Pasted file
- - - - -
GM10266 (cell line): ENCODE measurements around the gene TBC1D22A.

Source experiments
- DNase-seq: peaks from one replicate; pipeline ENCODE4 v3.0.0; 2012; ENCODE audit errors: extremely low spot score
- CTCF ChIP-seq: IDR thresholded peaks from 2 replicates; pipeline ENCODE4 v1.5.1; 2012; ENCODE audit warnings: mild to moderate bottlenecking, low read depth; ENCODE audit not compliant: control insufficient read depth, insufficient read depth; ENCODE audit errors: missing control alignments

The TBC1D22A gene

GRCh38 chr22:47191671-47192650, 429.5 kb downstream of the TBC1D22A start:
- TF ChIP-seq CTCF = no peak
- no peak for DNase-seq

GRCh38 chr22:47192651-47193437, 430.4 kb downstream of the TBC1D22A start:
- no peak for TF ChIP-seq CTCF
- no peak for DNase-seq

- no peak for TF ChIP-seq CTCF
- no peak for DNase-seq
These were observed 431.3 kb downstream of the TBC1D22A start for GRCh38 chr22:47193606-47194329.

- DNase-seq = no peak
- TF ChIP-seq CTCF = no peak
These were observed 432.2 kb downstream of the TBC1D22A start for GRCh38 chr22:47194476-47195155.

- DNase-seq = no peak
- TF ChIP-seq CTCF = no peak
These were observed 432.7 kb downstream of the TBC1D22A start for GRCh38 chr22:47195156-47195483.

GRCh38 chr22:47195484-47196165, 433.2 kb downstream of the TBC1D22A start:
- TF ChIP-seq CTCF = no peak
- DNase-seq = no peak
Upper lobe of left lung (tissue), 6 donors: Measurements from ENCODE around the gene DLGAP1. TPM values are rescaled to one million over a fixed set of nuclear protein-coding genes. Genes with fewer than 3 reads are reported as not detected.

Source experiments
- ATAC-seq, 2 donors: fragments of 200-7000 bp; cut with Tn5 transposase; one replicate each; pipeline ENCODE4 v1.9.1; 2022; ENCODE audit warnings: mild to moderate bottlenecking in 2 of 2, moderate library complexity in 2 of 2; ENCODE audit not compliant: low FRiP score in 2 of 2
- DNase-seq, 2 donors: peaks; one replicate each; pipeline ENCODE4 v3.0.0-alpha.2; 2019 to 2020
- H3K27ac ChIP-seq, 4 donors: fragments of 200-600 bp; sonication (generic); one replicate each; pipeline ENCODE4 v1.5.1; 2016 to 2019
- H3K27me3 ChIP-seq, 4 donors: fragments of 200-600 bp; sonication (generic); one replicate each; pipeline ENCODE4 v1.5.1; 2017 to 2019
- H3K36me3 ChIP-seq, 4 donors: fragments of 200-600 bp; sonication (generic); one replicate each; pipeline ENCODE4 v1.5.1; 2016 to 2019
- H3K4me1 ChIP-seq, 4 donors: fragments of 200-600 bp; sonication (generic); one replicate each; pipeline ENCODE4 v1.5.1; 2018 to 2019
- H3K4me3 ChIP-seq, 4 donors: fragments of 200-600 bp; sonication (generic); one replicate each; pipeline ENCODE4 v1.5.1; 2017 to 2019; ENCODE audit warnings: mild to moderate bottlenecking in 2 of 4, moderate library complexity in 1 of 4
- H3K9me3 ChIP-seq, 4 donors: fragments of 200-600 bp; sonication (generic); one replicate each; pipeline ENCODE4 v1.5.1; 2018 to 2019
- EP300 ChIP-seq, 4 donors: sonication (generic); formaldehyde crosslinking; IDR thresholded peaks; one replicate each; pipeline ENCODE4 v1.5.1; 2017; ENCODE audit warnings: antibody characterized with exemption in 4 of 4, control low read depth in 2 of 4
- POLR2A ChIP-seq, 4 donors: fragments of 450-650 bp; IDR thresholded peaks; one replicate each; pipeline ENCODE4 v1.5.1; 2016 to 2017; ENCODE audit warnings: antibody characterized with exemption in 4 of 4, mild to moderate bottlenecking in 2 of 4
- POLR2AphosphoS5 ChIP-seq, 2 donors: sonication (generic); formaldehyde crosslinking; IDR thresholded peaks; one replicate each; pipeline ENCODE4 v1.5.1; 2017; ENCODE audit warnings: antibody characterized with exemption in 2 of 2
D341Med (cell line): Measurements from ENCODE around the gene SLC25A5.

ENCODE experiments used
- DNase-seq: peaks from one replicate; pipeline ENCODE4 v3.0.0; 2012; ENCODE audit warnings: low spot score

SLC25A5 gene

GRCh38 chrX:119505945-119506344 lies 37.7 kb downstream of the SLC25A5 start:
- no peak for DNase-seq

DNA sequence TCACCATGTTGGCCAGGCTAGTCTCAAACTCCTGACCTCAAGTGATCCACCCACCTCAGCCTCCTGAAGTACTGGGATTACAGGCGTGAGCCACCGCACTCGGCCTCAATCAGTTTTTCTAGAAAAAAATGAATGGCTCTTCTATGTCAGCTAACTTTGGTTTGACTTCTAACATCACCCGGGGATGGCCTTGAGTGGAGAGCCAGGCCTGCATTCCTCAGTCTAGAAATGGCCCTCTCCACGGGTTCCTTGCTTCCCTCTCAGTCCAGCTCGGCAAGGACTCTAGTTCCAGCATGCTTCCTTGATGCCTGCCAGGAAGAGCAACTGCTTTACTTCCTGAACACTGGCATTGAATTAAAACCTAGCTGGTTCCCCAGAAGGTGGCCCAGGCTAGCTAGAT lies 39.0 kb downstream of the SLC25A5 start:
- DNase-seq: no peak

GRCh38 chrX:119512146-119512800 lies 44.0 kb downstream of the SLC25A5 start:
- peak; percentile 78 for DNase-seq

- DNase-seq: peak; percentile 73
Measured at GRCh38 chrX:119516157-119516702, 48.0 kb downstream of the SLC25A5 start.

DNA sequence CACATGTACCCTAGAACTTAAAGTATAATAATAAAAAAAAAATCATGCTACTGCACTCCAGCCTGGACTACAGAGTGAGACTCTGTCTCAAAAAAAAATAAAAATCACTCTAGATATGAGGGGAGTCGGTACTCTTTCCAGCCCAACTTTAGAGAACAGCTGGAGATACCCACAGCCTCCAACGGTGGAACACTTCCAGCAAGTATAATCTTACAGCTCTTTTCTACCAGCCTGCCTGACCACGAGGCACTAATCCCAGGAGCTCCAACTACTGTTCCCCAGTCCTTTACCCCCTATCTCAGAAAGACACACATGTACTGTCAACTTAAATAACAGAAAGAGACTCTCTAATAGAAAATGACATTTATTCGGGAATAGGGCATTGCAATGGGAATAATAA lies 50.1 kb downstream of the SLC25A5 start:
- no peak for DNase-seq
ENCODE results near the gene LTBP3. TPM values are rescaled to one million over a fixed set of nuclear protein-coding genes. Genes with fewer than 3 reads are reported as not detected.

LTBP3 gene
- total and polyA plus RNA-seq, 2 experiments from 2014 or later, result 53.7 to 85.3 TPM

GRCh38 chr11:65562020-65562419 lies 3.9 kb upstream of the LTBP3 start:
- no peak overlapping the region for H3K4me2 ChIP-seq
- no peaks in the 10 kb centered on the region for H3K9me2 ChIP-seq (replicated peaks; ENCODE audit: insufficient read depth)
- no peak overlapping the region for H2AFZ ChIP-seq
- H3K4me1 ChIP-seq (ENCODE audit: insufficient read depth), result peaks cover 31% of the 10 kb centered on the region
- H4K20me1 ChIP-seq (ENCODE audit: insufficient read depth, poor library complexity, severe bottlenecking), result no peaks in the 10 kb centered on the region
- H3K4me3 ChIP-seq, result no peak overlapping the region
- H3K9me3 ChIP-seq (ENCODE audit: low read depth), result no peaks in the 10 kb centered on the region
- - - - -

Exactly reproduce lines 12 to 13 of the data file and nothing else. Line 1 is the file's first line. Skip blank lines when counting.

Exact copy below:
- no peak for TF ChIP-seq CTCF
- no peak for DNase-seq